Tax optimization strategy

In order not to be classified as a commercial real estate trader, it is advisable to transfer the Real Estate into a newly established corporation before implementing the plans. The transaction is tax-exempt at the level of direct federal tax, and at the level of the Canton/municipality, real estate gains tax is only charged on the difference between the investment costs and the market value prior to the transfer. Social security contributions are not levied. However, the transaction and the values as well as the qualification of the transfer as a private capital gain must in any case be discussed in advance with the tax authorities by means of a tax ruling.

In the present facts, A. would accordingly transfer the inherited Real Estate into a self-held and newly founded company prior to the project phase. Since the real estate is now no longer held privately by A., he himself can no longer be classified as a professional real estate trader.

The calculation of the real estate gains tax at the cantonal/municipal level is based on the difference between the investment costs and the market value of the real estate before the conversion. Based on the case study, the difference subject to real estate gains tax is CHF 0.5 million (CHF 1 million / CHF 0.5 million).

For income and withholding tax purposes, capital contribution reserves may additionally be booked at the level of the company to the extent of the fair market value of CHF 1 million. Capital contribution reserves can be distributed free of income and withholding tax as far as they have been confirmed by the FTA. This allows for a tax deferral on the subsequent repatriation of profits.

Calculation example

The following numerical example illustrates how the tax consequences differ in the respective constellations, i.e. development without transfer to a corporation and with prior transfer to a corporation. It should be noted in particular that the case study is based on the situation in the Canton of Lucerne and thus on the tax rates and practice in the Canton of Lucerne. With regard to other Cantons, the practice and legislation may lead to different results.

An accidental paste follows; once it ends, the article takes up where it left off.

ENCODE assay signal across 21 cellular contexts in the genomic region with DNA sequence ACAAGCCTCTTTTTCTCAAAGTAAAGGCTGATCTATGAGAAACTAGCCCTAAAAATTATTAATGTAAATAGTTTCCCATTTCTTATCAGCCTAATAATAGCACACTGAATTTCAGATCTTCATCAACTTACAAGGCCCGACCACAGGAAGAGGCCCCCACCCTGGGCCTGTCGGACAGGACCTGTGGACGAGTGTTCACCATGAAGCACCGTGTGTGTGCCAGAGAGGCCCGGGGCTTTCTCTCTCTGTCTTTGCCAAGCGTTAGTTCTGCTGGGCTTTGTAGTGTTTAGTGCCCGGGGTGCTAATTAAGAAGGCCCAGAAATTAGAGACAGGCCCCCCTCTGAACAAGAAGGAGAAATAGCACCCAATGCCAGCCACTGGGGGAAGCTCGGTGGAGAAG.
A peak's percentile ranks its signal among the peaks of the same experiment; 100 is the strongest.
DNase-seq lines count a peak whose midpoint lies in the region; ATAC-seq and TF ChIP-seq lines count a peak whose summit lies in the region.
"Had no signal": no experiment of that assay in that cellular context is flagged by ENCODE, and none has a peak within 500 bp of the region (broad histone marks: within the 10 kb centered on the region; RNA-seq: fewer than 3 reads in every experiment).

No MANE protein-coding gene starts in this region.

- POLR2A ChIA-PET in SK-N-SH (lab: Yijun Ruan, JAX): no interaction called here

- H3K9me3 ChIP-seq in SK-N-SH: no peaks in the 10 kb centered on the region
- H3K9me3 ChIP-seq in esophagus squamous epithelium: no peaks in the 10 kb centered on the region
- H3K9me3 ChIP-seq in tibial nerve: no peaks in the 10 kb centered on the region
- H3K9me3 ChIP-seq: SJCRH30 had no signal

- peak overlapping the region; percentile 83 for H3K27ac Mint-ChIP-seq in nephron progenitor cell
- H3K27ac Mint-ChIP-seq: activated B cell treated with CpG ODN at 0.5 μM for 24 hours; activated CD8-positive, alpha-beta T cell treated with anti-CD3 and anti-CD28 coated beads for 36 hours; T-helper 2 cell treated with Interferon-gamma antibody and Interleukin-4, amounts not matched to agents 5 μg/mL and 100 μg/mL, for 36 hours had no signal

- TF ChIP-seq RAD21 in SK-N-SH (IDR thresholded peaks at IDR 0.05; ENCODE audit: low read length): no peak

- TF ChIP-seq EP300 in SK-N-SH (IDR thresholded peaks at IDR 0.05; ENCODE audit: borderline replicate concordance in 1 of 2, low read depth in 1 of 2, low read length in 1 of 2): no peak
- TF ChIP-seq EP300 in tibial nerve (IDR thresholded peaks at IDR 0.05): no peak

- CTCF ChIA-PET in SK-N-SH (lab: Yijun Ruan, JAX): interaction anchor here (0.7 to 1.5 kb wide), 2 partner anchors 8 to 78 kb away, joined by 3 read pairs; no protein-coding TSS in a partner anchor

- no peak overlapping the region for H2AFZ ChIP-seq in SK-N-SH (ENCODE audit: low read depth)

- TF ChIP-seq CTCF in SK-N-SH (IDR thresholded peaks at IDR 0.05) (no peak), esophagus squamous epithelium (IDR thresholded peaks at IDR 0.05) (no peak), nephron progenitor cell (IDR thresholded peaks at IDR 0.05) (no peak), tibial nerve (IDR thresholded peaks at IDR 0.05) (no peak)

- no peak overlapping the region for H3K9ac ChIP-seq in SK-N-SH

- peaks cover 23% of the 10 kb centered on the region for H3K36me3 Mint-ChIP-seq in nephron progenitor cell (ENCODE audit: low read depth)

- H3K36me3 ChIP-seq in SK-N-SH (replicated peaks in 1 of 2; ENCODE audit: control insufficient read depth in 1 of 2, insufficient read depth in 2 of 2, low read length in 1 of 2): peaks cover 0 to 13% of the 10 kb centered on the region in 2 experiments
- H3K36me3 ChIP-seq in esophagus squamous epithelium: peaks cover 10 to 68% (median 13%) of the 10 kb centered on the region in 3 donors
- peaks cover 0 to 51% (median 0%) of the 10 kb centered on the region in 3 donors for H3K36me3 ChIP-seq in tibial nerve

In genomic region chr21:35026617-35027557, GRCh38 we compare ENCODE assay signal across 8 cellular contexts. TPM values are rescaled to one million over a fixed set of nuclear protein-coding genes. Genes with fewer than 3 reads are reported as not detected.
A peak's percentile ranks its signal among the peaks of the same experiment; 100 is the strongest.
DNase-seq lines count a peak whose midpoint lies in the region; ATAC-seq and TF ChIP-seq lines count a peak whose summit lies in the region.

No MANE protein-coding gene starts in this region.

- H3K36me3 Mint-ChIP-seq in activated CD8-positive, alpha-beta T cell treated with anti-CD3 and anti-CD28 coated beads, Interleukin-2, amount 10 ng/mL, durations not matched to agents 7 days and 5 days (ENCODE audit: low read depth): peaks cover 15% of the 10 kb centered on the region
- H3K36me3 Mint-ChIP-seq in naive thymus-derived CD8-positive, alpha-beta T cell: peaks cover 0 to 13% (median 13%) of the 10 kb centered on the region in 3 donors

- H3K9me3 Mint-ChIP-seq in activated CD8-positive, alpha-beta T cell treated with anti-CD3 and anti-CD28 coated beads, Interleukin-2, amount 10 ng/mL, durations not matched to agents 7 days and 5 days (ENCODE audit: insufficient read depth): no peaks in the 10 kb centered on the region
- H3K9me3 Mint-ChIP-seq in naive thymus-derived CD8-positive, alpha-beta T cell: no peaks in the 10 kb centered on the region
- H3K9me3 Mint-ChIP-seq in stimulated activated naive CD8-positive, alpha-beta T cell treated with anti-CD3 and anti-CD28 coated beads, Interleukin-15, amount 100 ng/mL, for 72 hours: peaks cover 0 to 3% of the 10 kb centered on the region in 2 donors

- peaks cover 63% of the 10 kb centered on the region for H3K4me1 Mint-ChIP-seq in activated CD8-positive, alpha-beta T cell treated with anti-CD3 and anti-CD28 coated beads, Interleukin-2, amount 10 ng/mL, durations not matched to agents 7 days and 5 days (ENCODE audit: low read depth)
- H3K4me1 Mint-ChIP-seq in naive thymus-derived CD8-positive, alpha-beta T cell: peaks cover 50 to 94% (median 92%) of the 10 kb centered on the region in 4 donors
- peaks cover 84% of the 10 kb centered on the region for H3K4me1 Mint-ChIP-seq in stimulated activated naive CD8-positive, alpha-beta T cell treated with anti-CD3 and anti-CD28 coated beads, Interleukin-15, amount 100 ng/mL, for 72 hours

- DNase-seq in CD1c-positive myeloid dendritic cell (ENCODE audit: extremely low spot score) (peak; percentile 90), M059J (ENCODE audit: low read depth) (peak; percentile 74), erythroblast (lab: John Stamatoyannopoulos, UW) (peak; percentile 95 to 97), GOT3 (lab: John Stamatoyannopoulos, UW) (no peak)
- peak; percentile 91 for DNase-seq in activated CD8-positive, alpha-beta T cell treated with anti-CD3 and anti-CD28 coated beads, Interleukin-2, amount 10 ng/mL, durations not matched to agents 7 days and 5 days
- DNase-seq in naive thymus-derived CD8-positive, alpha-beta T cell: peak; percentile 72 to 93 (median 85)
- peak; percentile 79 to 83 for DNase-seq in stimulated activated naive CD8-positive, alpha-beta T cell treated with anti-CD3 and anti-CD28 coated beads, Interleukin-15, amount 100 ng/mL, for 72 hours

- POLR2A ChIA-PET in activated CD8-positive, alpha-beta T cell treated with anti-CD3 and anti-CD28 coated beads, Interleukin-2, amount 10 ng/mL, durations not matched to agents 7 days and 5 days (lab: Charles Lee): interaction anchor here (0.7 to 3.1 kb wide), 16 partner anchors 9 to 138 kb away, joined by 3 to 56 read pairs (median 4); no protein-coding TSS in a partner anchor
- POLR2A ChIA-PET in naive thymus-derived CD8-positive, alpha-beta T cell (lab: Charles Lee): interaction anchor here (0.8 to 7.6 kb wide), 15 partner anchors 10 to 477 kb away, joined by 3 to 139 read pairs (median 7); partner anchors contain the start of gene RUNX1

Variant 1: independent part-time real estate trade

Calculation example from Bucher Tax: Variant 1 - self-employed part-time real estate trading.

Variant 2: Transfer to Immo-AG at fair value

Calculation example from Bucher Tax: Variant 2 - transfer to Immo-AG at market value.


If one compares the two variants with each other, it is not difficult to see that considerable taxes and duties of around CHF 60,000 can be saved in the variant with the transfer to a corporation. It should also be noted that the tax burden to be paid immediately can be considerably reduced again if the profit repatriation to the private individual is carried out by means of distributions from capital contribution reserves.

However, the variant only works if the transfer is planned with lead time and discussed in advance with the tax authorities. It should also be noted that the numerical examples are based on the legal principles in the Canton of Lucerne and that the tax advantages or disadvantages of the respective variant may differ depending on the Canton and the initial situation. In addition, it must be noted that in the case of transfer of the properties to a corporation and the subsequent sale of the properties, notary and land registry fees as well as transfer of ownership costs are incurred twice, which would only be incurred once in the case of a private sale.

If you inherit real estate or acquire it continuously over the years through private assets and would like to sell or develop it at a later date, it makes sense to start tax planning early and thus avoid unpleasant surprises with regard to the tax burden.